Whanganui cricketing stalwart Dave Berry has been given national recognition for his tireless support of the game in his hometown.
New Zealand Cricket has awarded Berry the Outstanding Contribution to Coaching trophy in its 2015/2016 Community Cricket Awards.
The seven awards rolled out this year are a national thank you to volunteers and development staff who have put endless time and commitment into improving the game within their community.
Cricket Wanganui chief Dilan Raj said Berry was a worthy recipient, but noted that Berry's wife, Beth, should also bask in the national honour given the time she had spent in support of the game in the River City.
"This national honour is just reward for the work Dave has put into the game here in his hometown, although his wife Beth should share the award," Raj said yesterday.
"The Berrys are a team that work so well together, Dave with his coaching and Beth with all her running around for others, especially making sure kids from some of the lower decile schools get to and from games.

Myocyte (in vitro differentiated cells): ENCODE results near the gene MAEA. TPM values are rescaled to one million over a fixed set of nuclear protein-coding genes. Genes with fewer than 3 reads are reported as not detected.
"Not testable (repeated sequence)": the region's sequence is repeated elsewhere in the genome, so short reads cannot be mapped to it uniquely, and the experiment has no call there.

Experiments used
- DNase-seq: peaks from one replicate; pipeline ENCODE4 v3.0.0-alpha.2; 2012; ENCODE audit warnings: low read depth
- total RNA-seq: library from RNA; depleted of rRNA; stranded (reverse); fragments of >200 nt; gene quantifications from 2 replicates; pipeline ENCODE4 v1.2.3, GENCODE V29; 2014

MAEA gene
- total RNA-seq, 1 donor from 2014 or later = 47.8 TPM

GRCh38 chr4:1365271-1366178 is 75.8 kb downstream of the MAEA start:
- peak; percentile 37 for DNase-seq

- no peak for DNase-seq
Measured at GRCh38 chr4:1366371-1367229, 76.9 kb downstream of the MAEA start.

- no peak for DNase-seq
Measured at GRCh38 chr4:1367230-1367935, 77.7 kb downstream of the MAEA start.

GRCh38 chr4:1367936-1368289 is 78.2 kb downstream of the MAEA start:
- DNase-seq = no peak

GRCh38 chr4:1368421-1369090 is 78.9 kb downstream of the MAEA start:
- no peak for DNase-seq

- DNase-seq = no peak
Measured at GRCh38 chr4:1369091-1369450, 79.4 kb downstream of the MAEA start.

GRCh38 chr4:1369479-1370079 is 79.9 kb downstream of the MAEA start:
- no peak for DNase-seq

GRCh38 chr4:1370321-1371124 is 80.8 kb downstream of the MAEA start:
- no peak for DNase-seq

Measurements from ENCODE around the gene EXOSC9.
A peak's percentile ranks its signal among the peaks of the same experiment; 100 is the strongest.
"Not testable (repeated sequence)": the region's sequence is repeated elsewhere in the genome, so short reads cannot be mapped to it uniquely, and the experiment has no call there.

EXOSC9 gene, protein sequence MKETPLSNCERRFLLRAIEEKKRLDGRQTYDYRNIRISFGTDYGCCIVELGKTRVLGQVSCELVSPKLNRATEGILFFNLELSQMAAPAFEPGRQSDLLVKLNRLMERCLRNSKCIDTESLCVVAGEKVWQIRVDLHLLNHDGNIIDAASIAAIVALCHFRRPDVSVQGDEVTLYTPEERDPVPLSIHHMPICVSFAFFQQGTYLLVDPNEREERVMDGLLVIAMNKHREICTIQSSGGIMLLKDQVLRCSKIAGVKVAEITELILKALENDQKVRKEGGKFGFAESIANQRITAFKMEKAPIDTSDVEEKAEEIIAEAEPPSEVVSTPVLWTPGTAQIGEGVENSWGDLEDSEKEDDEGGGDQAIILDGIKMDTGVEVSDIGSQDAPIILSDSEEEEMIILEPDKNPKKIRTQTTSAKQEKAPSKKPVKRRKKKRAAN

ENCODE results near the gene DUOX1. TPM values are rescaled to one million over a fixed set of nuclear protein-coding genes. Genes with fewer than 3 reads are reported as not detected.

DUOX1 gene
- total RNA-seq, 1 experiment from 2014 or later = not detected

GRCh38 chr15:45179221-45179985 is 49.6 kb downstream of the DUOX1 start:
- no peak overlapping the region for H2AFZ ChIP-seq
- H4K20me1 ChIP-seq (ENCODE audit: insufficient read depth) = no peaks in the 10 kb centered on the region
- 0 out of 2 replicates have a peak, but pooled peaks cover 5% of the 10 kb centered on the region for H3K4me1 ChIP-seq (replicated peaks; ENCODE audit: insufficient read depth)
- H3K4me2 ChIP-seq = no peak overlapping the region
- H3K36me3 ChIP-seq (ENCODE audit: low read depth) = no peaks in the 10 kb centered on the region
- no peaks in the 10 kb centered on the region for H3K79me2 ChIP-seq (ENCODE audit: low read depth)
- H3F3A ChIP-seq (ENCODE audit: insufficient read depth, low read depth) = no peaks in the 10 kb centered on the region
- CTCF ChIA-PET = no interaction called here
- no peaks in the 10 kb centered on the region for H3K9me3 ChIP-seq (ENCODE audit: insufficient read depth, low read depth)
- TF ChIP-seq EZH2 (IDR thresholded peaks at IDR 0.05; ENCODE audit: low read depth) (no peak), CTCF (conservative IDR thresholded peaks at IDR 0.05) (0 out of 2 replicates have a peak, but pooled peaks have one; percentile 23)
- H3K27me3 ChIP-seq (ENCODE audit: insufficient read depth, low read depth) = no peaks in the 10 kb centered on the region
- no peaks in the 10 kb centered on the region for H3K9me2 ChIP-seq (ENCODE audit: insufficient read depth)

"Dave is a Level 3 coach and they are a rare breed. We do have three in Whanganui and he is one of them and his time, knowledge and expertise is welcomed and needed," Raj said.
He said it was people like Berry that kept the game alive.
"He has been coaching for over 30 years and is a former Hawke Cup player himself. He is also a former CD A coach and has spent the majority of the 30 years coaching community cricket at all levels.
"He is still actively involved coaching boys' 1st XIs and it is people like Dave who are the mentors for our youth," Raj said.
Putting his usual modesty aside, Berry accepted the award on behalf of his wife and all the coaches who had given support.
"And there's been a few," Berry said yesterday.
In his playing days in the 1970s, Berry was a top order batsman of some note and a member of the the then all-conquering Wanganui Cricket Club, the oldest club in New Zealand at the time. He also coached during those early days, including taking charge of the Wanganui U16 side that competed in the first North Island age group tournament.
"We won that and then again the following year from memory. I was then put in charge of the national Under-18 team for five or six years."
Berry said he still gets a buzz out of cricket and especially coaching.
"I think coaching made me a better player back in the day and even today it's great to see the smile on kids' faces when they start to achieve."
Berry's love of the sport and batting skills has rubbed off on at least one of his own children.
His youngest son Fraser scored 109 not out for his Sydney club side on the opening day of the season just last Saturday.